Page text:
Occasional posts regarding horses available for adoption through IRS-registered horse rescue or placement programs are permitted in the appropriate forums, but these threads may be limited at the discretion of the moderators. Individuals may not advertise or make announcements for horses in need of rescue, placement or adoption unless the horse is available through a recognized rescue or placement agency or government-run entity or the thread fits the criteria for and is located in the Giveaways forum.

5. Do not post copyrighted photographs unless you have purchased that photo and have permission to do so.

6. Respect other members.
As members are often passionate about their beliefs and intentions can easily be misinterpreted in this type of environment, try to explore or resolve the inevitable disagreements that arise in the course of threads calmly and rationally.

If you see a post that you feel violates the rules of the board, please click the “alert” button (exclamation point inside of a triangle) in the bottom left corner of the post, which will alert ONLY the moderators to the post in question. They will then take whatever action, or no action, as deemed appropriate for the situation at their discretion. Do not air grievances regarding other posters or the moderators in the discussion forums.

Please be advised that adding another user to your “Ignore” list via your User Control Panel can be a useful tactic, which blocks posts and private messages by members whose commentary you’d rather avoid reading.

7. We have the right to reproduce statements made in the forums.
The Chronicle of the Horse may copy, quote, link to or otherwise reproduce posts, or portions of posts, in print or online for advertising or editorial purposes, if attributed to their original authors, and by posting in this forum, you hereby grant to The Chronicle of the Horse a perpetual, non-exclusive license under copyright and other rights, to do so.

8. We reserve the right to enforce and amend the rules.
The moderators may delete, edit, move or close any post or thread at any time, or refrain from doing any of the foregoing, in their discretion, and may suspend or revoke a user’s membership privileges at any time to maintain adherence to the rules and the general spirit of the forum. These rules may be amended at any time to address the current needs of the board.

Please see our full Terms of Service and Privacy Policy for more information.

Thanks for being a part of the COTH forums!

(Revised 1/26/16)
See more
See less

Sjef Janssen talks about the (near) future of dressage in Holland/Germany/USA and ...

Collapse
X
  • Filter
  • Time
  • Show
Clear All
new posts

  • Sjef Janssen talks about the (near) future of dressage in Holland/Germany/USA and ...

    Sjef Janssen talks about the (near) future of dressage in Holland/Germany/USA and the Isabell Werth case :


    http://www.topdressage.tv/phpBB3/vie....php?f=32&t=14

    [edit]
    Last edited by Moderator 1; Aug. 2, 2009, 06:55 AM.

  • #2
    Sjef always looks like he's had a terrible night!! :-) However, his recommendation for the US dressage team is spot on... "get the good horses to the right people!" I'm just afraid that this will not happen in my life time....
    Siegi Belz
    www.stalleuropa.com
    2007 KWPN-NA Breeder of the Year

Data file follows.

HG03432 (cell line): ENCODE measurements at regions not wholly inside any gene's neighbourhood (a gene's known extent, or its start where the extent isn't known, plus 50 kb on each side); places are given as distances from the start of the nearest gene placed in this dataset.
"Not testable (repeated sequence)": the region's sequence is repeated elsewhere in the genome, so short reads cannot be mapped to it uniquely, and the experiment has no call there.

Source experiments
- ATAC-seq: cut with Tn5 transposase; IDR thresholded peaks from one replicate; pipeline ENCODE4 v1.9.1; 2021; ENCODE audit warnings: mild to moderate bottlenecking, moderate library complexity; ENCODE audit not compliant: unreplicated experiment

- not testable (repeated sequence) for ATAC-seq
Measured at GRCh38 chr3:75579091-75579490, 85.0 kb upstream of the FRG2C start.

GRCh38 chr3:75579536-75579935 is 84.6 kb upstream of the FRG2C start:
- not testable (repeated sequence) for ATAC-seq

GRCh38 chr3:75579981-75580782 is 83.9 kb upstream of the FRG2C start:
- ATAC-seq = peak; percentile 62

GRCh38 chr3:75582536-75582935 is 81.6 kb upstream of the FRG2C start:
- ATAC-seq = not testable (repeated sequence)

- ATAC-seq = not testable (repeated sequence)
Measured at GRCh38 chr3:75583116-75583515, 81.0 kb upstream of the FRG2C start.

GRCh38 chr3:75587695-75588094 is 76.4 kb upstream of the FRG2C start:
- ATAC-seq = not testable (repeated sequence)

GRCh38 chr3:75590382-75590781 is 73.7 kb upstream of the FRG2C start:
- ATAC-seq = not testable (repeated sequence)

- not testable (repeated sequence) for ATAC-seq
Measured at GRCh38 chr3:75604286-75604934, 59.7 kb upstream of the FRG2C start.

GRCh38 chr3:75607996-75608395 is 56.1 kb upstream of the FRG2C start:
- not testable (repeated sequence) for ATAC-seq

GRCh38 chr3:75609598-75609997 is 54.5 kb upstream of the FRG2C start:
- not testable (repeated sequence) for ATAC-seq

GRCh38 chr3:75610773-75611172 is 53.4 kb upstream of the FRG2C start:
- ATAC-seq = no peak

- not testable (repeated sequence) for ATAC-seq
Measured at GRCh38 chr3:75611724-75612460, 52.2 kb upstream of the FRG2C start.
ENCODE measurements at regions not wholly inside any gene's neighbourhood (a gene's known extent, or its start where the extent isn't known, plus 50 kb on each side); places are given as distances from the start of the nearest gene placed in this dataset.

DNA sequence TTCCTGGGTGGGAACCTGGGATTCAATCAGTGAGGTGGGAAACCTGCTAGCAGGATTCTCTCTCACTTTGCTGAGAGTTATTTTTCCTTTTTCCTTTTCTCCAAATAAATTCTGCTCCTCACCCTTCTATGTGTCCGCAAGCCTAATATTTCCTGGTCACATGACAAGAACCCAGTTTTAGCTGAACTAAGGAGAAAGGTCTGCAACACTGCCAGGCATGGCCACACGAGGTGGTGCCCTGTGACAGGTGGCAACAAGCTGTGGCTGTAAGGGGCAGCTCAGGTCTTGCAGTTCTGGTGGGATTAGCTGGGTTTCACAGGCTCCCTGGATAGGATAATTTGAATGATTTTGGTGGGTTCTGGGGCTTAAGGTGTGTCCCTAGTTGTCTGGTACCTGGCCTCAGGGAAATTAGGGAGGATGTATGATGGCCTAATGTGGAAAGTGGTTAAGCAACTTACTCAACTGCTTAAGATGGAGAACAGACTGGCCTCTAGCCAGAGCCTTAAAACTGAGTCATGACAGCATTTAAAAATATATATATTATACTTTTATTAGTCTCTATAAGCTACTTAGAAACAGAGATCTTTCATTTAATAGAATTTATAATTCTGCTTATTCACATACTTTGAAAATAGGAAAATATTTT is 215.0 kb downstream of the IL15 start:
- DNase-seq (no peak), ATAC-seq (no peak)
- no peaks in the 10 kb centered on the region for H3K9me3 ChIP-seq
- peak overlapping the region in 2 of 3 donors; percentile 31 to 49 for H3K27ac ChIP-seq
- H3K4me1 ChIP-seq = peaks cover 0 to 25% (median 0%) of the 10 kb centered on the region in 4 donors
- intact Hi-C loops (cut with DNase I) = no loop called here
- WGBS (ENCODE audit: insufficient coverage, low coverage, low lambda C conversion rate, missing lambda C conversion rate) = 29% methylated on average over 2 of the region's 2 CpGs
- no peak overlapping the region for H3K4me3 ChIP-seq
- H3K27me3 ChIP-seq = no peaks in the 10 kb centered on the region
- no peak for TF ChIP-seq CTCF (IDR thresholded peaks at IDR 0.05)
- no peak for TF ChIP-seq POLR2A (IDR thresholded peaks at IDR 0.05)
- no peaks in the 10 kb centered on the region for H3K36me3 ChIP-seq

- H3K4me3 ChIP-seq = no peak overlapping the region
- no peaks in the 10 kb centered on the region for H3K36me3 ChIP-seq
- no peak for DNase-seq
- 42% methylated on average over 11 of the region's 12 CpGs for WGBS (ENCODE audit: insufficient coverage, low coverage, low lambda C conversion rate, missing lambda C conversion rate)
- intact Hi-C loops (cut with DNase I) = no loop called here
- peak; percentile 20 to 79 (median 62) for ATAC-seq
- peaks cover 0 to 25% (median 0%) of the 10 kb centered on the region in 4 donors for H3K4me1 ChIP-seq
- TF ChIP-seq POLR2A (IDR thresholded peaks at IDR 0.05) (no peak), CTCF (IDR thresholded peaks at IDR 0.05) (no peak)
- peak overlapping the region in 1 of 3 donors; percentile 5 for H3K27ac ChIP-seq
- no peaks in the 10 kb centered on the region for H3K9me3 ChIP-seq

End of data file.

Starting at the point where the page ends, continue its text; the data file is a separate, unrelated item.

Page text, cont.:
Dutch Warmbloods Made in the U. S. A.

    Comment


    • #3
      Interesting . Thanks for posting it.

      Comment


      • #4
        Originally posted by siegi b. View Post
        Sjef always looks like he's had a terrible night!! :-) However, his recommendation for the US dressage team is spot on... "get the good horses to the right people!" I'm just afraid that this will not happen in my life time....
        That doesn't seem to be rocket science, though. Yeah, if the best horse in the country is with the worst rider, of course it won't be at the Olympics!

        and don't forget "start working really really hard." "get a good coach."

        Maybe people need the obvious, but it still seems just obvious to me.

        Comment


        • #5
          Agreed, Aijerene.

          It is pretty simple advice to a complex situation. However, I will go out on a limb and say that that I'm not personally concerned that America gets a gold medal in dressage in the near future. So what that Holland has a deep and wide dressage field at the moment. So what that Germany doesn't. It isn't static - horses and riders change constantly over time. Dressage isn't America's equine heritage.

          It costs a bloody fortune to match the best dressage horses with the best riders and then campaign them at the top levels. Too much, these days. Breeders don't donate horses to the top riders - they usually charge a fortune for top prospects. Trainers vie to take a hefty commission. Top horses are owned by very wealthy people or syndicates. Top riders don't come down much on their skyhigh fees to take on younger horses with potential and are often primarily supported by wealthy sponsors and secondarily by wealthy clinic riders. International-bound young riders havesomeone with uber-deep pockets (parents or other connections) to support their elite habit. It all comes down to raising and spending LOTS of money to be successful and to interpersonal politics of elite dressage. Too much. The sport of dressage brings this upon itsself. I can think of better ways to spend a million or so dollars.

          In short, Sjef's comments are right, but not very illuminating. And I'm fine with his statements.
          Proud member of the Colbert Dressage Nation

          Comment


          • #6
            Originally posted by J-Lu View Post
            Top riders don't come down much on their skyhigh fees to take on younger horses with potential and are often primarily supported by wealthy sponsors and secondarily by wealthy clinic riders.